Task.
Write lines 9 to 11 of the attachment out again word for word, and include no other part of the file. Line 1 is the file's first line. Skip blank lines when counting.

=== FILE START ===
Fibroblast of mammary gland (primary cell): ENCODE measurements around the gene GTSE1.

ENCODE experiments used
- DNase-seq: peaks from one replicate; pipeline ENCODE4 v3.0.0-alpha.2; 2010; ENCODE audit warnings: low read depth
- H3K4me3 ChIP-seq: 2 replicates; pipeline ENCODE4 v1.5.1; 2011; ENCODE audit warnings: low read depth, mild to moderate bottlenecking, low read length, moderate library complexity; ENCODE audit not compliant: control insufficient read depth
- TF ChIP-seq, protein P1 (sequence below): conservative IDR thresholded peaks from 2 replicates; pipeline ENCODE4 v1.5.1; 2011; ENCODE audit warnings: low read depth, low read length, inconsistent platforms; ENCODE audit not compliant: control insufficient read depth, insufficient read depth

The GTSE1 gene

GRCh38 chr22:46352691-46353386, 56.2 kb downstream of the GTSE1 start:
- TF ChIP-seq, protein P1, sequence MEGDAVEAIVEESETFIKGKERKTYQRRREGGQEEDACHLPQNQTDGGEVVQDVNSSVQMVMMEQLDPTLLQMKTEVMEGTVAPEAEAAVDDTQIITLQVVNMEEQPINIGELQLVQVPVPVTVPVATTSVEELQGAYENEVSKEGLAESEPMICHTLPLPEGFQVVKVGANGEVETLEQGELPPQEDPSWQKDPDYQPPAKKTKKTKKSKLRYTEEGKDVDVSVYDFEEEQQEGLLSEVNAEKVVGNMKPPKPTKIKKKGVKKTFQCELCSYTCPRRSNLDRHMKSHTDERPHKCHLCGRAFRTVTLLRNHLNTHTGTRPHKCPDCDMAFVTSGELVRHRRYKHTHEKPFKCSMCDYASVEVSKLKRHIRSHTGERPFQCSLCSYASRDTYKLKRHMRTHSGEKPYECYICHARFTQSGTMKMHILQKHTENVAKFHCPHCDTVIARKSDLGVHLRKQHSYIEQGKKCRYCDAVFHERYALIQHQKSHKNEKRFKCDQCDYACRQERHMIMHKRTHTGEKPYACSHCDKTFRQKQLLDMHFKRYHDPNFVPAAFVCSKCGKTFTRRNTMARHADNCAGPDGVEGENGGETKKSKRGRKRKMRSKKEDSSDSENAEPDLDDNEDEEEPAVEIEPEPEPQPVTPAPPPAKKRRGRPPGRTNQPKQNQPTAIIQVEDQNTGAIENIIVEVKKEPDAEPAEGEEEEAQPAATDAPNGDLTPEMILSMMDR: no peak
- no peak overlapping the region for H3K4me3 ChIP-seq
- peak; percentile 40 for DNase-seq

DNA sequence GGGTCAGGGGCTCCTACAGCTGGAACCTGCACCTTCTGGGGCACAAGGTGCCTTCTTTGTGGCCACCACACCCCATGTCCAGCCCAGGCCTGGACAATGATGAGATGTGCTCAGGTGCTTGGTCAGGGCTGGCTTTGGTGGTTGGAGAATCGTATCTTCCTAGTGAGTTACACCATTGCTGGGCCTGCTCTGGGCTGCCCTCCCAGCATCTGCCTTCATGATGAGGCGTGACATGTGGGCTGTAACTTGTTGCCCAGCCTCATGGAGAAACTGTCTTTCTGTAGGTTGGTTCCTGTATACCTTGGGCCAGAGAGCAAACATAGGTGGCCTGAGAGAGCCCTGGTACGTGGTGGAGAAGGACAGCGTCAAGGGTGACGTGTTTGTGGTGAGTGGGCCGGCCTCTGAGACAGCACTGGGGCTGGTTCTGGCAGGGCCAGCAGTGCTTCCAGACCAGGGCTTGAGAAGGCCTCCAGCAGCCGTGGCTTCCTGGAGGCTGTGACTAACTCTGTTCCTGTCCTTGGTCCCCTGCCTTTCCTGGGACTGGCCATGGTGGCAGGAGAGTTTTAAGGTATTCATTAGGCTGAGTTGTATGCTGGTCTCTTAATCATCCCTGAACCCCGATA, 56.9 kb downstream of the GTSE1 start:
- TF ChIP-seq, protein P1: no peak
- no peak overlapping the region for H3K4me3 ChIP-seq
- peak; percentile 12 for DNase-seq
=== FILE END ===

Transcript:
- no peak overlapping the region for H3K4me3 ChIP-seq
- peak; percentile 40 for DNase-seq

DNA sequence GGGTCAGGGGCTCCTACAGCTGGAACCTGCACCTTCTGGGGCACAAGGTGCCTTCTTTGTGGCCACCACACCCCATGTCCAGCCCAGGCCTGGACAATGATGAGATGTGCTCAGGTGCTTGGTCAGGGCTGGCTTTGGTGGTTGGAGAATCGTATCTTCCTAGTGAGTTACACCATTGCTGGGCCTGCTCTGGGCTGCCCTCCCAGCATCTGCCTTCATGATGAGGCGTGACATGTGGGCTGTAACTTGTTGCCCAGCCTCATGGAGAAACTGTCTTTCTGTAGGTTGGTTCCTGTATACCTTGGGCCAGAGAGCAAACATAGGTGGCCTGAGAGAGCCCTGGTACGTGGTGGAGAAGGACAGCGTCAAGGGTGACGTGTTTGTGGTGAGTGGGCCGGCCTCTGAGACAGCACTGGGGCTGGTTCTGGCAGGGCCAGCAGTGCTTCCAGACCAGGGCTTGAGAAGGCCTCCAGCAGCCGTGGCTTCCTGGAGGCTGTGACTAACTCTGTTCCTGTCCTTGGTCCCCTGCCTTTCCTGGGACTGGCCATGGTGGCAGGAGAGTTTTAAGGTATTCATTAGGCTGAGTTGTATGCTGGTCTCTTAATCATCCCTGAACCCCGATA, 56.9 kb downstream of the GTSE1 start: